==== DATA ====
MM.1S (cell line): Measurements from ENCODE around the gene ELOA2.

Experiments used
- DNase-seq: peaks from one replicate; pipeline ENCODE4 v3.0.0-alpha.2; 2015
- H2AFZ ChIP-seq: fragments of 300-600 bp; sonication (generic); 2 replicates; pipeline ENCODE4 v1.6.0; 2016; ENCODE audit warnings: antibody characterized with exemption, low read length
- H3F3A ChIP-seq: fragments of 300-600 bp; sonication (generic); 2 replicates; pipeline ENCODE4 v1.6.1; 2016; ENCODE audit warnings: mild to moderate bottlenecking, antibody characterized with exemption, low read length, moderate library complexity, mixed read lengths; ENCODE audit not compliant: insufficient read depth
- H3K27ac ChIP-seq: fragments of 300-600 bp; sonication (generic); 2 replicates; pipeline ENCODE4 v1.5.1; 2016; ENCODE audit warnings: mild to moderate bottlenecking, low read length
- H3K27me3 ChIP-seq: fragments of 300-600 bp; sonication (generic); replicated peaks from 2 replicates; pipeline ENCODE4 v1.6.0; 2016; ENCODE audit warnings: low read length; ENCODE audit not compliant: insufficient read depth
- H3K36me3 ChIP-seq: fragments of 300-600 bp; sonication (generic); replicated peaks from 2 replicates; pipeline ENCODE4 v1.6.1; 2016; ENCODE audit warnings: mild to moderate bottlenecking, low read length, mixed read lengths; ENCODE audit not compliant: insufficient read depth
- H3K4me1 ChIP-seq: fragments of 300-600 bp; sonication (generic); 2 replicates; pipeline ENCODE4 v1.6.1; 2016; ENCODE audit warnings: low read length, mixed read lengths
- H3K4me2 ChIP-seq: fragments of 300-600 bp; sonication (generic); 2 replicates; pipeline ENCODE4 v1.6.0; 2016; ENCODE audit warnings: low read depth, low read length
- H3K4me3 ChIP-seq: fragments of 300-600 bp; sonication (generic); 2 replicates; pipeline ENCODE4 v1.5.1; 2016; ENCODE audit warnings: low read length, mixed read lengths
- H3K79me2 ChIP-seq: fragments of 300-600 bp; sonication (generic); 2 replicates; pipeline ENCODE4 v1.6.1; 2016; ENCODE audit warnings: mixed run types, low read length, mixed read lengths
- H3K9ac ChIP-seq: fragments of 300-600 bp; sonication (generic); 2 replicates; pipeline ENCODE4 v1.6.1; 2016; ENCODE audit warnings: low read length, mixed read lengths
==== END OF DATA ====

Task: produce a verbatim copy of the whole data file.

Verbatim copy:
MM.1S (cell line): Measurements from ENCODE around the gene ELOA2.

Experiments used
- DNase-seq: peaks from one replicate; pipeline ENCODE4 v3.0.0-alpha.2; 2015
- H2AFZ ChIP-seq: fragments of 300-600 bp; sonication (generic); 2 replicates; pipeline ENCODE4 v1.6.0; 2016; ENCODE audit warnings: antibody characterized with exemption, low read length
- H3F3A ChIP-seq: fragments of 300-600 bp; sonication (generic); 2 replicates; pipeline ENCODE4 v1.6.1; 2016; ENCODE audit warnings: mild to moderate bottlenecking, antibody characterized with exemption, low read length, moderate library complexity, mixed read lengths; ENCODE audit not compliant: insufficient read depth
- H3K27ac ChIP-seq: fragments of 300-600 bp; sonication (generic); 2 replicates; pipeline ENCODE4 v1.5.1; 2016; ENCODE audit warnings: mild to moderate bottlenecking, low read length
- H3K27me3 ChIP-seq: fragments of 300-600 bp; sonication (generic); replicated peaks from 2 replicates; pipeline ENCODE4 v1.6.0; 2016; ENCODE audit warnings: low read length; ENCODE audit not compliant: insufficient read depth
- H3K36me3 ChIP-seq: fragments of 300-600 bp; sonication (generic); replicated peaks from 2 replicates; pipeline ENCODE4 v1.6.1; 2016; ENCODE audit warnings: mild to moderate bottlenecking, low read length, mixed read lengths; ENCODE audit not compliant: insufficient read depth
- H3K4me1 ChIP-seq: fragments of 300-600 bp; sonication (generic); 2 replicates; pipeline ENCODE4 v1.6.1; 2016; ENCODE audit warnings: low read length, mixed read lengths
- H3K4me2 ChIP-seq: fragments of 300-600 bp; sonication (generic); 2 replicates; pipeline ENCODE4 v1.6.0; 2016; ENCODE audit warnings: low read depth, low read length
- H3K4me3 ChIP-seq: fragments of 300-600 bp; sonication (generic); 2 replicates; pipeline ENCODE4 v1.5.1; 2016; ENCODE audit warnings: low read length, mixed read lengths
- H3K79me2 ChIP-seq: fragments of 300-600 bp; sonication (generic); 2 replicates; pipeline ENCODE4 v1.6.1; 2016; ENCODE audit warnings: mixed run types, low read length, mixed read lengths
- H3K9ac ChIP-seq: fragments of 300-600 bp; sonication (generic); 2 replicates; pipeline ENCODE4 v1.6.1; 2016; ENCODE audit warnings: low read length, mixed read lengths